Can monthly vitamin D supplementation decrease the risk of experiencing a major cardiovascular event?
In this large study of more than 21,000 older participants (aged 60 to 84 years), taking 60,000 IU vitamin D each month slightly reduced their likelihood of experiencing a major cardiovascular event (number needed to treat = 172 over 5 years). The benefit is small but aligns with benefits seen with other preventive measures (and was additive to those already used by patients). Side effects were similar among the participants who took vitamin D and those who took placebo. The supplementation does not reduce the risk of mortality over 5 years. 1b
Plan de l'etude:
Randomized controlled trial (double-blinded)
This paper is just one of several reports of the D-Health Trial, a study evaluating the possible benefit of monthly vitamin D supplementation in older people from across most of the continent of Australia. The researchers invited all people between the ages of 60 years to 84 years to participate unless they were already taking vitamin D or had contraindications (history of kidney stones, hyperparathyroidism, and so forth). The 21,315 participants were randomly assigned, using concealed allocation, to receive placebo or 60,000 IU of vitamin D3 (cholecalciferol) monthly for up to 5 years. Participants received monthly reminders to take the treatment. Approximately 35% of participants were taking a statin, 46% were taking a cardiovascular treatment of some sort, 42% had a self-reported history of hypertension, and 22% had a self-reported history of some other cardiovascular disease.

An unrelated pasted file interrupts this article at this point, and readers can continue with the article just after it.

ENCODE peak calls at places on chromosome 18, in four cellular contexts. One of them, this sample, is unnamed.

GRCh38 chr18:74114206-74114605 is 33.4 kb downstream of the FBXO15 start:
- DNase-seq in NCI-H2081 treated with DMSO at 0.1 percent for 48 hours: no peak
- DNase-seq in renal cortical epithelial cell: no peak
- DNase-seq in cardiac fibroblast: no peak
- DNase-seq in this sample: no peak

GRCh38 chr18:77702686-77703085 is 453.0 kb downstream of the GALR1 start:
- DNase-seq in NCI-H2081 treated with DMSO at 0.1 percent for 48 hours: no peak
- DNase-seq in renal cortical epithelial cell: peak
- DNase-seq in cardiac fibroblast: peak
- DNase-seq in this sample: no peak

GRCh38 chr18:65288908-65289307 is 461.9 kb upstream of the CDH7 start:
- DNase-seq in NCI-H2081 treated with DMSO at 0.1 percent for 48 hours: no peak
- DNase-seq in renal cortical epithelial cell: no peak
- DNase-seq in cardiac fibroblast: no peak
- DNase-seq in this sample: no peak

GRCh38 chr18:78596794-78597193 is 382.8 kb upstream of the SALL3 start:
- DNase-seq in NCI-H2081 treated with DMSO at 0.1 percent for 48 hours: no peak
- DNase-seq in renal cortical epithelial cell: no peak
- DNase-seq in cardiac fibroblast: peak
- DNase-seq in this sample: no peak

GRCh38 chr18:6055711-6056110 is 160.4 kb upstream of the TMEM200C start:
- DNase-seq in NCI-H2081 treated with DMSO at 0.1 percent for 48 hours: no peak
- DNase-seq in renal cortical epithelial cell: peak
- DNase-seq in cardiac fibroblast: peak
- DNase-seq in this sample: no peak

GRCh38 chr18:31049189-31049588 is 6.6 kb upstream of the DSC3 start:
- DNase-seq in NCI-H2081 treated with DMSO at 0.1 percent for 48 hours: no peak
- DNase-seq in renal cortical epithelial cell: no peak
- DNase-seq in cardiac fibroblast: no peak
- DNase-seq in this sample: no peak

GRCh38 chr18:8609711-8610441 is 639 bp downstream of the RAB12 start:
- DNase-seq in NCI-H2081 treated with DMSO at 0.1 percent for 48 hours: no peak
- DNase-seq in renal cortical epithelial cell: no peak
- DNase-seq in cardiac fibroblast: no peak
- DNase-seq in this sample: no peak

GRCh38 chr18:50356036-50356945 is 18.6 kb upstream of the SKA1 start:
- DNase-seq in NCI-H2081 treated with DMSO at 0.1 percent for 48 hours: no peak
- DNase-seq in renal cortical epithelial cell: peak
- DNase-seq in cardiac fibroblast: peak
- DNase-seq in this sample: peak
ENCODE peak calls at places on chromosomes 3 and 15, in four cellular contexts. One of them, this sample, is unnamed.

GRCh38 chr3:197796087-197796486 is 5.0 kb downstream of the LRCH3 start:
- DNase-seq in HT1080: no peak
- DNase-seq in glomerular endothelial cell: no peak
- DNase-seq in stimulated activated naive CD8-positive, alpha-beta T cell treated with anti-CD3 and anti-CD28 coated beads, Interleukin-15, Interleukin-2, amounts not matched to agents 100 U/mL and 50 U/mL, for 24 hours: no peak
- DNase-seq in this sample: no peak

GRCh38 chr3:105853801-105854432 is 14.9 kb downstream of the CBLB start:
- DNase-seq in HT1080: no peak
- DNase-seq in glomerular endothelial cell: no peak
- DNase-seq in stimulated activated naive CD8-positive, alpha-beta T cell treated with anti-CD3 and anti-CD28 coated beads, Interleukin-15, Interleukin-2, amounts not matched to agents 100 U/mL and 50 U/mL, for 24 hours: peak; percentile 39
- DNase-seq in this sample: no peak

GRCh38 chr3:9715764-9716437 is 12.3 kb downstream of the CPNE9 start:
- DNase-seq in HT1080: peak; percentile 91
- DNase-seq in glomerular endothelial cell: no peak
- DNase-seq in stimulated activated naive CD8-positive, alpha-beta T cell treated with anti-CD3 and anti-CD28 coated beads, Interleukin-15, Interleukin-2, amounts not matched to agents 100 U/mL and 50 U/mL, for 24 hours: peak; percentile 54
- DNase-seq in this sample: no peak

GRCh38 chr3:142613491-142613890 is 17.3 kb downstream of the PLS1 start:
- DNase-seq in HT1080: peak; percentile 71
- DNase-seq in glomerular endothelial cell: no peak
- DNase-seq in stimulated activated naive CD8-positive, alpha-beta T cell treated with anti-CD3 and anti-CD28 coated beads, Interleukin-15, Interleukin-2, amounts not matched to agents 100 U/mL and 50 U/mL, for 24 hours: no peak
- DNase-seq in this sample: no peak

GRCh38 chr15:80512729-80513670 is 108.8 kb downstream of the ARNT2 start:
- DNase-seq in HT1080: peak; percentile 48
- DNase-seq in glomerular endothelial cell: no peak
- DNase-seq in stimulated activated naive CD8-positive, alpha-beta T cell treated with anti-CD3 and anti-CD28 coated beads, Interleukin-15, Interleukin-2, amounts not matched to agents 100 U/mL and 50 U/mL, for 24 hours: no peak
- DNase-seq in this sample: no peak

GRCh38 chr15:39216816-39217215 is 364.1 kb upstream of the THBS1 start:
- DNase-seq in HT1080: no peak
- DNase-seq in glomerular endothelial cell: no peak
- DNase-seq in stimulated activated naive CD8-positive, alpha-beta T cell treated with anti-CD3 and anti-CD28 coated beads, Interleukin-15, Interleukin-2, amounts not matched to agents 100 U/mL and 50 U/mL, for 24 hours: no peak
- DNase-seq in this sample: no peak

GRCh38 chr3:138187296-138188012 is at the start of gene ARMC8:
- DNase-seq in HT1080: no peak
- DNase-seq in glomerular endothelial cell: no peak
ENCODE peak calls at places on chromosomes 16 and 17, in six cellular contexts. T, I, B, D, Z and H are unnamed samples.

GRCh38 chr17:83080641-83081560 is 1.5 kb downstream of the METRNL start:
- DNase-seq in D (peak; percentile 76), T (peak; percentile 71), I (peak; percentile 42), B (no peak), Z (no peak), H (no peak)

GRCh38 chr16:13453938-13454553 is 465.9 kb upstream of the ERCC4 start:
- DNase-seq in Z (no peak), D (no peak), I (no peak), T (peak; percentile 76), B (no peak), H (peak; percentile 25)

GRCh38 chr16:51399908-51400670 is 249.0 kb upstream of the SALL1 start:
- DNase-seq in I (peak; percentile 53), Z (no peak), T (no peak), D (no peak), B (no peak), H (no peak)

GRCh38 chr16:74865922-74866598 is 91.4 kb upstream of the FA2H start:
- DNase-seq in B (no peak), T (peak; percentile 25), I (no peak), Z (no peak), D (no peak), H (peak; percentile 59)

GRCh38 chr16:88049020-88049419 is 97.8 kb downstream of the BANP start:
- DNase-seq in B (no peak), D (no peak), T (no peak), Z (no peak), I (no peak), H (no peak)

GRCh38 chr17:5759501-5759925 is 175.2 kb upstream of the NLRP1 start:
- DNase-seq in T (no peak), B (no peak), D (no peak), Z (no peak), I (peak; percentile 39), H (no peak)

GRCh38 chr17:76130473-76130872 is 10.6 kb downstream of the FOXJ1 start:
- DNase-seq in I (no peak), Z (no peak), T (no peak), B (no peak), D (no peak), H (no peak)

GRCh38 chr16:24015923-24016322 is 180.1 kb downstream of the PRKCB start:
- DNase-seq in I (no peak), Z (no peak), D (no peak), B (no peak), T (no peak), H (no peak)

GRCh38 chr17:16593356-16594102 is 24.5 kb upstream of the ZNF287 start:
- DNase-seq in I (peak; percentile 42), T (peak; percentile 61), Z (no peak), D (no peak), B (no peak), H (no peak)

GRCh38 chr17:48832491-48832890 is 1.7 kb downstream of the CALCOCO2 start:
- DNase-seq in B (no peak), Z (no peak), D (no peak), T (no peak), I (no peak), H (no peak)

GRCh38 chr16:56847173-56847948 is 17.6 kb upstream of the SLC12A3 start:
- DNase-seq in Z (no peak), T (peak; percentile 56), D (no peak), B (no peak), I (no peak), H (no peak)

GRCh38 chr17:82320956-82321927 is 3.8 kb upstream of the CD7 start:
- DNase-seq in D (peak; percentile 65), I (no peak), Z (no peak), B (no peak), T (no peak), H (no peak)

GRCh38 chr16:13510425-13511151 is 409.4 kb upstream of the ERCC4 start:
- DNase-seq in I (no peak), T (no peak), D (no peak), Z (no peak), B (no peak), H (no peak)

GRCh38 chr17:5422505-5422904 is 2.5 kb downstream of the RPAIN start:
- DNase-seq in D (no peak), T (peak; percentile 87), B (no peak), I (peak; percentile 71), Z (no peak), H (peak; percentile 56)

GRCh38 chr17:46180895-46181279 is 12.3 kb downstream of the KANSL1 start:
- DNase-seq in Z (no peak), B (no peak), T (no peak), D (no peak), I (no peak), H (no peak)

Using intention-to-treat analysis, over 5 years, a cardiovascular event was experienced by 6.6% of the participants who took placebo and 6.0% who took vitamin D, a nonsignificant difference. However, when removing the patients who died because of a noncardiac reason, there were 5.8 fewer major cardiovascular events per 1000 participants in the vitamin D group (95% CI -12.2 to 0.5), resulting in a number needed to treat to avoid one major cardiovascular event of 172 over 5 years. Stroke risk was unaffected, but the likelihood of experiencing a myocardial infarction (hazard ratio [HR] 0.81; 95% CI 0.67 - 0.98) and coronary revascularization (HR 0.89; 0.78 - 1.01) was lower in the vitamin D group. Adverse effects were similar in both groups.
Allen F. Shaughnessy, PharmD, MMedEd
Professor of Family Medicine